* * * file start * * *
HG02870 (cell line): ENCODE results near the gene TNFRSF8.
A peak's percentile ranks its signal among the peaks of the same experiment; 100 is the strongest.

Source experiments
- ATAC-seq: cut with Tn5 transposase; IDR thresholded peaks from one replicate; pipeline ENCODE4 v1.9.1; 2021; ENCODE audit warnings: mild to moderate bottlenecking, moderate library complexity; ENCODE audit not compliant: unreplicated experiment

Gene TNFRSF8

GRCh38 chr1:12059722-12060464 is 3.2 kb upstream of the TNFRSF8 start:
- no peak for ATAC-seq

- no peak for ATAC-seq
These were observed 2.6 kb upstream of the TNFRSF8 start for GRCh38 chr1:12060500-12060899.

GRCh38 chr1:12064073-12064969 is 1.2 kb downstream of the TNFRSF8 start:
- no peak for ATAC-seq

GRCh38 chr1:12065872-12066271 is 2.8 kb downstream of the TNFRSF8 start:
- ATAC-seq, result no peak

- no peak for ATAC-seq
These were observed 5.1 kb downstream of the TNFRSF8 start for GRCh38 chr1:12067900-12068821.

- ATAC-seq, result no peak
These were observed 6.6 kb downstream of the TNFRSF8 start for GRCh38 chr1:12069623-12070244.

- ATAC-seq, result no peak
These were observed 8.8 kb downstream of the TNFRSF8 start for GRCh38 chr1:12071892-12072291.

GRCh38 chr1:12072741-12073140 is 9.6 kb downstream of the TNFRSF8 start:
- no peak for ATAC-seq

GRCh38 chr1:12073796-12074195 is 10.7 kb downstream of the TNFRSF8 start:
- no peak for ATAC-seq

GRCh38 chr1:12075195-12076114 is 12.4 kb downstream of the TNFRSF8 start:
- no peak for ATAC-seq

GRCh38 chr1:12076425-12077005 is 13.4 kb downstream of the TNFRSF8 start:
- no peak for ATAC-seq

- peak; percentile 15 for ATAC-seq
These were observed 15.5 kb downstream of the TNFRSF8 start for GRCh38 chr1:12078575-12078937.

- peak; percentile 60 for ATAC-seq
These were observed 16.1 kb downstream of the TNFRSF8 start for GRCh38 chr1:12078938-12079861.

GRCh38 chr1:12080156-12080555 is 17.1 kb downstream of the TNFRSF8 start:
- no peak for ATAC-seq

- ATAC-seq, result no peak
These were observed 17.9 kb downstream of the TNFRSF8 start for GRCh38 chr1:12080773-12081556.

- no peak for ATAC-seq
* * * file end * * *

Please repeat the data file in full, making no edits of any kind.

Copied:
HG02870 (cell line): ENCODE results near the gene TNFRSF8.
A peak's percentile ranks its signal among the peaks of the same experiment; 100 is the strongest.

Source experiments
- ATAC-seq: cut with Tn5 transposase; IDR thresholded peaks from one replicate; pipeline ENCODE4 v1.9.1; 2021; ENCODE audit warnings: mild to moderate bottlenecking, moderate library complexity; ENCODE audit not compliant: unreplicated experiment

Gene TNFRSF8

GRCh38 chr1:12059722-12060464 is 3.2 kb upstream of the TNFRSF8 start:
- no peak for ATAC-seq

- no peak for ATAC-seq
These were observed 2.6 kb upstream of the TNFRSF8 start for GRCh38 chr1:12060500-12060899.

GRCh38 chr1:12064073-12064969 is 1.2 kb downstream of the TNFRSF8 start:
- no peak for ATAC-seq

GRCh38 chr1:12065872-12066271 is 2.8 kb downstream of the TNFRSF8 start:
- ATAC-seq, result no peak

- no peak for ATAC-seq
These were observed 5.1 kb downstream of the TNFRSF8 start for GRCh38 chr1:12067900-12068821.

- ATAC-seq, result no peak
These were observed 6.6 kb downstream of the TNFRSF8 start for GRCh38 chr1:12069623-12070244.

- ATAC-seq, result no peak
These were observed 8.8 kb downstream of the TNFRSF8 start for GRCh38 chr1:12071892-12072291.

GRCh38 chr1:12072741-12073140 is 9.6 kb downstream of the TNFRSF8 start:
- no peak for ATAC-seq

GRCh38 chr1:12073796-12074195 is 10.7 kb downstream of the TNFRSF8 start:
- no peak for ATAC-seq

GRCh38 chr1:12075195-12076114 is 12.4 kb downstream of the TNFRSF8 start:
- no peak for ATAC-seq

GRCh38 chr1:12076425-12077005 is 13.4 kb downstream of the TNFRSF8 start:
- no peak for ATAC-seq

- peak; percentile 15 for ATAC-seq
These were observed 15.5 kb downstream of the TNFRSF8 start for GRCh38 chr1:12078575-12078937.

- peak; percentile 60 for ATAC-seq
These were observed 16.1 kb downstream of the TNFRSF8 start for GRCh38 chr1:12078938-12079861.

GRCh38 chr1:12080156-12080555 is 17.1 kb downstream of the TNFRSF8 start:
- no peak for ATAC-seq

- ATAC-seq, result no peak
These were observed 17.9 kb downstream of the TNFRSF8 start for GRCh38 chr1:12080773-12081556.

- no peak for ATAC-seq